After discussing the workplace, Tick explains the “human phenomenon” of “masculine and feminine definitions being switched and obscured.” Examples of this can be found in fashion, which “embraces” this idea. She provides an examples of this by talking about the “military look” of “Alexander Wang’s women’s coat from Fall 2015” and Annemiek van deer Beek’s make-up line for men.

Tick also argues that “Gender roles” cause “outward appearances” to be confusing. Although people are assigned a certain gender at birth, they are allowed to decide what gender they identify” as. In fact, there are some college with students refusing to put their gender down on forms because they don’t want to be “identified” as male or female. There are even middle school children doing the same. Some schools are okay with this, and Tick encourages designers to keep up with these “trends.” She said that the view of transgender people has changed and provides an example of this. According to Tick, Maritine Rothblatt, CEO of United Therapeutics became the “highest paid female executive in the United States even though she was born biologically a male.”

Towards the end of the article, Tick talks about some of the changes that have been made so far, like the “gender-neutral or unisex bathrooms” at Google and provides an example of a time where these types of bathrooms would have been useful. Her example was a case where a worker had a “gender-reassignment surgery” done over their break. Apparently, the coworkers were not okay with this person  using the bathrooms, because of   and She explains the importance of “making people feel accommodated”,not only in the bathrooms, but everywhere. This leads to the subject of Americans with disabilities and how they also experience a disadvantage, but Tick says that “gender issues” can not be handled to same way that their issues are handled, with “regulations and compliance.”It also will take time, considering “we are only at the very beginning with gender-neutral design.”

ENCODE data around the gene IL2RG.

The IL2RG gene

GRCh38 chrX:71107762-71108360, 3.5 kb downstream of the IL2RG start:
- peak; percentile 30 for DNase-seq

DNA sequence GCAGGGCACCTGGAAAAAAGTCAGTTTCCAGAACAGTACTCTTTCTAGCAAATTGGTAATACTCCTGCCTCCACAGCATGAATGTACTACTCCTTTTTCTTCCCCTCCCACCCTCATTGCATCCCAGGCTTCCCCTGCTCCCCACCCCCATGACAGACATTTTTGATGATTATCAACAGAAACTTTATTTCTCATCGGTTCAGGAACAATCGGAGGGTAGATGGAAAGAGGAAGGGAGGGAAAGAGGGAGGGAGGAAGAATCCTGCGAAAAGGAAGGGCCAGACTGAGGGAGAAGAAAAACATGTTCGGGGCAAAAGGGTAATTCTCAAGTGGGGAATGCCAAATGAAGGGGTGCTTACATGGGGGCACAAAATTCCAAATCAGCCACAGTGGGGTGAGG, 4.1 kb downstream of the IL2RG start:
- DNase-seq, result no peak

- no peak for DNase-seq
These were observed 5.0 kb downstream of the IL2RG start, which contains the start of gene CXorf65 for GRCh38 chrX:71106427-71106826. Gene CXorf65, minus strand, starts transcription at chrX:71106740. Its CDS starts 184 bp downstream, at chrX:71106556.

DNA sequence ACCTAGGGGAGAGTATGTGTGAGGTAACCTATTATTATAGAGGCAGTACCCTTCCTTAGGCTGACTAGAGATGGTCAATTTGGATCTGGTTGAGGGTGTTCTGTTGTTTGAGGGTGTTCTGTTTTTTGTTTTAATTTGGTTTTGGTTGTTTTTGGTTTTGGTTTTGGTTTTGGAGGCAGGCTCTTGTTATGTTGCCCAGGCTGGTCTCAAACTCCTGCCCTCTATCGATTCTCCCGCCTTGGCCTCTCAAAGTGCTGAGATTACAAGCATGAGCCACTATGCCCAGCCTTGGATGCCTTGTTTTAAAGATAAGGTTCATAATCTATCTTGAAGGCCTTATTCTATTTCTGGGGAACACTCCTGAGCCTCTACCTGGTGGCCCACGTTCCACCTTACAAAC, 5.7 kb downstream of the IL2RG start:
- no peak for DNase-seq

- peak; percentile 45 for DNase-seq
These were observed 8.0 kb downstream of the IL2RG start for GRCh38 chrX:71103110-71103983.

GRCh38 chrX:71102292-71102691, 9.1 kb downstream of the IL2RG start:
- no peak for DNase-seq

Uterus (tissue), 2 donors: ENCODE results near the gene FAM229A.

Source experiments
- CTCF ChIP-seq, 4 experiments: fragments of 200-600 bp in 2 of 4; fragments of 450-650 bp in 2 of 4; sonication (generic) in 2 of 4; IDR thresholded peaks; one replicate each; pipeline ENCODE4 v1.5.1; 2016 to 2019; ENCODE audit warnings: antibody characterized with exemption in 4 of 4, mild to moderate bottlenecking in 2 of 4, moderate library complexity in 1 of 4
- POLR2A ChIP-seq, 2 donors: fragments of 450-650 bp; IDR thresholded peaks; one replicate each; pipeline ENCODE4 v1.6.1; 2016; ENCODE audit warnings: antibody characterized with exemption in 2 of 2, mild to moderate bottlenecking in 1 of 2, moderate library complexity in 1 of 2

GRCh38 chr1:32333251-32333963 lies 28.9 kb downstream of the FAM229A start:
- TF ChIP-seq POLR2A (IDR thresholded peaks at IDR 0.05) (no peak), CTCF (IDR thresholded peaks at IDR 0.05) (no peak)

The Reality of Homelessness: A Summary of Nersessova’s Article

From Margaret Morton's "The Tunnel: The Underground Homeless of New York City"

From Margaret Morton’s “The Tunnel”

This article discusses Margaret Morton’s book “The Tunnel: The Underground Homeless of New York City” and the photographs of the homes built by the homeless people in the city. Nersessova does this using the views of the Situationalist International theory from Karl Marx.

In the beginning of the article Neressova defines homelessness as being without a stable home. The term stable is important because she explains that the people we call homeless have built homes for themselves, but they are not stable. She also talks about the designs of some of these homes they have created and what they represent. She said that the way each home is created is significant to the person living there because “identity is closely tied to one’s place of home” and a result of them always moving is that their identity is   “consistently fragile”. The fact that they continue to rebuild theses homes each type they move, shows that their “creative response to instability”. A common issue homeless people faced was the city destroying their homes and closing off the tunnels where they were built, taking away their identity. This often makes them vulnerable and she explains that this represents the “universal relationship between space and the splintered identity”. They space they have determines how they will build their homes and the homes they build become their identity. This changes when they have to change the space.

Nersessova, then talks about Morton’s photography of the urban areas in New York and the role they play in a “society of the spectacle”. She discusses this using the views of the Situationist International (SI) which acknowledges the difference between the “society of the spectacle” and the “reality of homelessness”. According to the SI, people use the media to decide what they will consume and how they understand themselves.

In Morton’s book, she discusses the significance of the tunnels with some of the people she interviewed that lived in the tunnels. A common thing they said was that they felt safe in the tunnels, as odd as it may seem, even though it looked like a dangerous place. They didn’t have worry about getting robbed or attacked, because they felt like no one want to risk coming into the dark tunnel. They also liked the tunnels and the underground part of the city because there was less traffic, which made it safer for them.